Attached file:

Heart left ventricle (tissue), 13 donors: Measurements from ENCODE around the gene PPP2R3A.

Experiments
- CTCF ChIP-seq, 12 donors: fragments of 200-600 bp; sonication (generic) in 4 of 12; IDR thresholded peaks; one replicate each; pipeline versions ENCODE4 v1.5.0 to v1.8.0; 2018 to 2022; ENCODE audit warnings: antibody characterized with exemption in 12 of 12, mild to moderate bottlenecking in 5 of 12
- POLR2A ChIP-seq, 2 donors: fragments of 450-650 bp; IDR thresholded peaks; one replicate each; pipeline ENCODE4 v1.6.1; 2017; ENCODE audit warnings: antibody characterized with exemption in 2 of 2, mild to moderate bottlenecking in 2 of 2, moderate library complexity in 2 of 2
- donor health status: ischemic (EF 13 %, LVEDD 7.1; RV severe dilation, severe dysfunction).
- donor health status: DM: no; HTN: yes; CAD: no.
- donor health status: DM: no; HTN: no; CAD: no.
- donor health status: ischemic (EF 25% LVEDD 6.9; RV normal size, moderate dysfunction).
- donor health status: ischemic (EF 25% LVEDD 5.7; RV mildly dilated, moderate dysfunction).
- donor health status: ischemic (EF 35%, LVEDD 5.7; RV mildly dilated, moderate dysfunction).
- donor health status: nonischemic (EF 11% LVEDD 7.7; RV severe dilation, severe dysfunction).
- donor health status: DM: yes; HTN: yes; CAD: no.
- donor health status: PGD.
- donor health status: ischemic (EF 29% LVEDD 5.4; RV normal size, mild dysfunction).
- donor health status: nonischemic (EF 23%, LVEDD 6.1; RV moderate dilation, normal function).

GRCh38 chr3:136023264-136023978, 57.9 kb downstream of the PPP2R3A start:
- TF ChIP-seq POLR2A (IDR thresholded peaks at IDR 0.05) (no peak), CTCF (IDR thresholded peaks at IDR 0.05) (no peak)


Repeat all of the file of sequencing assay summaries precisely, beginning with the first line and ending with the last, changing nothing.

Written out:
Heart left ventricle (tissue), 13 donors: Measurements from ENCODE around the gene PPP2R3A.

Experiments
- CTCF ChIP-seq, 12 donors: fragments of 200-600 bp; sonication (generic) in 4 of 12; IDR thresholded peaks; one replicate each; pipeline versions ENCODE4 v1.5.0 to v1.8.0; 2018 to 2022; ENCODE audit warnings: antibody characterized with exemption in 12 of 12, mild to moderate bottlenecking in 5 of 12
- POLR2A ChIP-seq, 2 donors: fragments of 450-650 bp; IDR thresholded peaks; one replicate each; pipeline ENCODE4 v1.6.1; 2017; ENCODE audit warnings: antibody characterized with exemption in 2 of 2, mild to moderate bottlenecking in 2 of 2, moderate library complexity in 2 of 2
- donor health status: ischemic (EF 13 %, LVEDD 7.1; RV severe dilation, severe dysfunction).
- donor health status: DM: no; HTN: yes; CAD: no.
- donor health status: DM: no; HTN: no; CAD: no.
- donor health status: ischemic (EF 25% LVEDD 6.9; RV normal size, moderate dysfunction).
- donor health status: ischemic (EF 25% LVEDD 5.7; RV mildly dilated, moderate dysfunction).
- donor health status: ischemic (EF 35%, LVEDD 5.7; RV mildly dilated, moderate dysfunction).
- donor health status: nonischemic (EF 11% LVEDD 7.7; RV severe dilation, severe dysfunction).
- donor health status: DM: yes; HTN: yes; CAD: no.
- donor health status: PGD.
- donor health status: ischemic (EF 29% LVEDD 5.4; RV normal size, mild dysfunction).
- donor health status: nonischemic (EF 23%, LVEDD 6.1; RV moderate dilation, normal function).

GRCh38 chr3:136023264-136023978, 57.9 kb downstream of the PPP2R3A start:
- TF ChIP-seq POLR2A (IDR thresholded peaks at IDR 0.05) (no peak), CTCF (IDR thresholded peaks at IDR 0.05) (no peak)